Salary Expectations – When Lambo?
So Salary expectations differ depending on how high up the wrestling-tree you climb (obviously)…
- Entry-Level and Independent Circuits: Wrestlers might earn as little as $0-$50 per match in the initial stages, and many often work other jobs simultaneously.
- Mid-Level Promotions: With more experience, a wrestler may earn around $200-$500 per match.
- Top Promotions like WWE: Superstars could earn from $100,000 to well above $1 million annually, depending on their popularity and contractual agreements.
Timescales- Will You Die Before it Actually Happens?
It largely depends on your level of commitment, but here are some ballpark predictions on time commitments at each success level.
- Initial Training: Typically, 6-12 months of rigorous training before starting in smaller, independent circuits.
- Experience Building: It might take several years (2-5 years on average) in smaller leagues before moving to more reputable promotions.
- Reaching Top Promotions: Reaching top-tier promotions like WWE can take many years, and some never reach this level despite significant effort and time investment.
Cost to Train – Get Comfortable With Noodles…
- Wrestling Schools: Wrestling schools might charge between $1,500 and $5,000 for a complete training course.
- Ongoing Training Costs: Expect ongoing costs for advanced training, gym memberships, and other skill enhancement classes.
Need for Sponsors – You Like Money Right?
Sponsors will help to keep the wheels moving and put money in your pocket. They will also make you look popular and successful.
- Initial Stages: Sponsorships are rare, and wrestlers often fund themselves. Or be prepared to take on some bad deals..
- Professional Level: Wrestlers in top promotions may receive sponsorships, merchandise deals, and other opportunities.
Fitness Requirements – Fat Wrestlers Exist, But That’s Not The Norm..
- Wrestlers must maintain peak physical condition. This involves regular workouts, strength training, and cardiovascular fitness.
- Nutrition: Wrestlers must follow strict dietary plans to maintain weight, muscle mass, and overall health.
Likely Success Rate of Breaking into the Professional Circuit
- Statistical Challenge: Breaking into top promotions is highly competitive. A small percentage, estimated at less than 5%, might make it to the world-renowned promotions like WWE.
- Other Opportunities: There are also opportunities in other countries and promotions, but reaching the pinnacle like WWE or AEW is statistically challenging.
- Health Risks: Consider the high risk of injuries, concussions, and long-term health impacts.
- Travel: Wrestling often involves significant travel, affecting personal life and stability.
- Longevity: A wrestling career can be shorter than many other professions due to physical demands. Howeve the latest WWE/UFC Merger could extend this.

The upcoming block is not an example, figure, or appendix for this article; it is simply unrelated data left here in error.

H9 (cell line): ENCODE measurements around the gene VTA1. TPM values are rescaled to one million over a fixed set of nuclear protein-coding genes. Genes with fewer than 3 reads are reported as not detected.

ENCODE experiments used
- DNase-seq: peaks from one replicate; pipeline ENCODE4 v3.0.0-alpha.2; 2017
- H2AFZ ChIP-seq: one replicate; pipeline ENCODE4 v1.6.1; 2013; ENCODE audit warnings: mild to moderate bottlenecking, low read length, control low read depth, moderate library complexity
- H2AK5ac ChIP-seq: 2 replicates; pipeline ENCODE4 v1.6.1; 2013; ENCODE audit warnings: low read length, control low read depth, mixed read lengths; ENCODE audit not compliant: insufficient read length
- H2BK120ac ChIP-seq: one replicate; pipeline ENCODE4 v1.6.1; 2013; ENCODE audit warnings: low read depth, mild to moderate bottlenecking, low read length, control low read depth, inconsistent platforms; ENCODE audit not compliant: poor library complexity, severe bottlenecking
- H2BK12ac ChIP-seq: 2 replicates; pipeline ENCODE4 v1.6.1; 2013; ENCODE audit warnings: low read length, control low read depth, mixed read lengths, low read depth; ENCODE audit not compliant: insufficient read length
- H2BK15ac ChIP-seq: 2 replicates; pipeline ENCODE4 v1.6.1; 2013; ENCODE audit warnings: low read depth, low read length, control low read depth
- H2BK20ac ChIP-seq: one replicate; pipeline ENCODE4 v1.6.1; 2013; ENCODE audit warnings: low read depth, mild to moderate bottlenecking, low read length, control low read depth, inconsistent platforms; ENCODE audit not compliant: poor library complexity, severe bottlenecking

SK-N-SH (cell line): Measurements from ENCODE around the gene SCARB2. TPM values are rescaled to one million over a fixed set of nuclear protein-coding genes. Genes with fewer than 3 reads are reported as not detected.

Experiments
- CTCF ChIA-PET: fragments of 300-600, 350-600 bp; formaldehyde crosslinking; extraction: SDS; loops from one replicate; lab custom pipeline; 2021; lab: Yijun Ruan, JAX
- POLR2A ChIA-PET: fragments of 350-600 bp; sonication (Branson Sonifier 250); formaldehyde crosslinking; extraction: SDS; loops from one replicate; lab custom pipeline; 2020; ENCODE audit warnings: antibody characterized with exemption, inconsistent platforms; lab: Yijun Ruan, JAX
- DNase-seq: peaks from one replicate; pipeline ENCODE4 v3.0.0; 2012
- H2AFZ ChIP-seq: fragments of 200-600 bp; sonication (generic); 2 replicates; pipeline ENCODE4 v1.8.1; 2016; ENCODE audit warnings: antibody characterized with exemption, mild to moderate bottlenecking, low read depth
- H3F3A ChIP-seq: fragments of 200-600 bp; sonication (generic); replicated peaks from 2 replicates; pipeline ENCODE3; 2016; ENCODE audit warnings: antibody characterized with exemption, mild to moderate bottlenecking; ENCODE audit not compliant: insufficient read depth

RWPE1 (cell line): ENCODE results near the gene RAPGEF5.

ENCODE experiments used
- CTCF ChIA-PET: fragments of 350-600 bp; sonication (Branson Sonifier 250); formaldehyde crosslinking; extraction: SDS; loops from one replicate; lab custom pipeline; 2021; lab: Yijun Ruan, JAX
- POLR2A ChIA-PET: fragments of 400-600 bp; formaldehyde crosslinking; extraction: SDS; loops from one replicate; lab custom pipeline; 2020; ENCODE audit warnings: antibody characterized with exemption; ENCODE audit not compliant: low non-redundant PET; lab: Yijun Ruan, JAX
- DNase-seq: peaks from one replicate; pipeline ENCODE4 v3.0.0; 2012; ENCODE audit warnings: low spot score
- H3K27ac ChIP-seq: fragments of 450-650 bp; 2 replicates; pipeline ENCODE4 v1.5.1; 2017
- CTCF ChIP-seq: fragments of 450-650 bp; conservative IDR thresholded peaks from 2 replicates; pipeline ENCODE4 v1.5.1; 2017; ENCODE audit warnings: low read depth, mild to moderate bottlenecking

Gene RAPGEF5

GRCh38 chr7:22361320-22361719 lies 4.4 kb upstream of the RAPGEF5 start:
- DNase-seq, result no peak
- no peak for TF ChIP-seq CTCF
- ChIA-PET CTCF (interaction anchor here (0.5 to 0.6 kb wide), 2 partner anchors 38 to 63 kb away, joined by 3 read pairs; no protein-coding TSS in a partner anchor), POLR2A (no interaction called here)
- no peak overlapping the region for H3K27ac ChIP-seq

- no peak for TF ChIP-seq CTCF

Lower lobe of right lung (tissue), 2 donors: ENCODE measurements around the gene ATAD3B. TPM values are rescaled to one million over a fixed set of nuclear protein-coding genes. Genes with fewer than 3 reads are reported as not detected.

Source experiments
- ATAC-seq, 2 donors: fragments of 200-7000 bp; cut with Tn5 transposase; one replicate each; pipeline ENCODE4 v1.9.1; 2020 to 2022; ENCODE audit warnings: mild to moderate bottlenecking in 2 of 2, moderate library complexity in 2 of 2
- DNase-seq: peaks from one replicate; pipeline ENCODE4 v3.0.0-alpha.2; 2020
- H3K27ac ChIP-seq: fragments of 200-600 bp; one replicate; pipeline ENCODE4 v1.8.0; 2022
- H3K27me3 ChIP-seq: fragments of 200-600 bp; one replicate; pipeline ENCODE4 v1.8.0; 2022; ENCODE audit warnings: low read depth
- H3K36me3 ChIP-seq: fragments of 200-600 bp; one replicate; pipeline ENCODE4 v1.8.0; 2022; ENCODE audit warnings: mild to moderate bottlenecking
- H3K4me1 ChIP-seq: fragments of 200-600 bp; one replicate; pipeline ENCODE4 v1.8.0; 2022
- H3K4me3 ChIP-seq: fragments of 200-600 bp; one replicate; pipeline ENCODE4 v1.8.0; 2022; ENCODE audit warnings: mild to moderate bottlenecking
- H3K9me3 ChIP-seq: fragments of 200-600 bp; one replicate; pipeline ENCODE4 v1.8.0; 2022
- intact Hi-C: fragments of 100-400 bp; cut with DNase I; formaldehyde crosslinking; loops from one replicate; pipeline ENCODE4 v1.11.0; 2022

- Initial Investment: The cost of training, gear, and health maintenance can be quite high.
- Unstable Income: Especially in the initial stages, income can be uncertain and inconsistent.
Physical and Health Risks
- Injuries: Wrestling is physically demanding, and the risk of injuries, both minor and severe, is high.
- Concussions: Wrestlers are at risk of concussions, which can have long-term impacts on brain health.
- Physical Strain: The intense physical training required can lead to various health issues like muscle strains, joint issues, and chronic pain.
- Stress and Pressure: The pressure to perform and succeed, coupled with financial instability, can lead to significant stress.
- Mental Health: The demanding lifestyle can affect one’s mental health, leading to issues like anxiety and depression.
Privacy and Fame
- Loss of Privacy: Success can lead to a loss of privacy due to increased public and media attention.
- Public Scrutiny: Wrestlers, especially those in prominent promotions, are subject to significant public scrutiny and criticism.
Career Longevity and Sustainability
- Short Career Span: Due to the physical demands, wrestlers often have shorter career spans compared to other professions.
- Limited Opportunities Post-Retirement: Transitioning to a different career post-retirement can be challenging, with limited options closely related to wrestling.
Legal and Ethical Risks
- Contractual Disputes: Wrestlers may face legal challenges related to contract disputes, payments, and other professional disagreements.
- Ethical Considerations: Questions related to match-fixing, doping, and other ethical considerations can affect a wrestler’s career.
So, Do You Still Want it?
Considering a career in wrestling involves a comprehensive evaluation of the multiple risks involved. Potential wrestlers must be prepared for physical hardships, financial instability, and the psychological challenges associated with the profession. Understanding and mitigating these risks is crucial for a sustainable and successful wrestling career.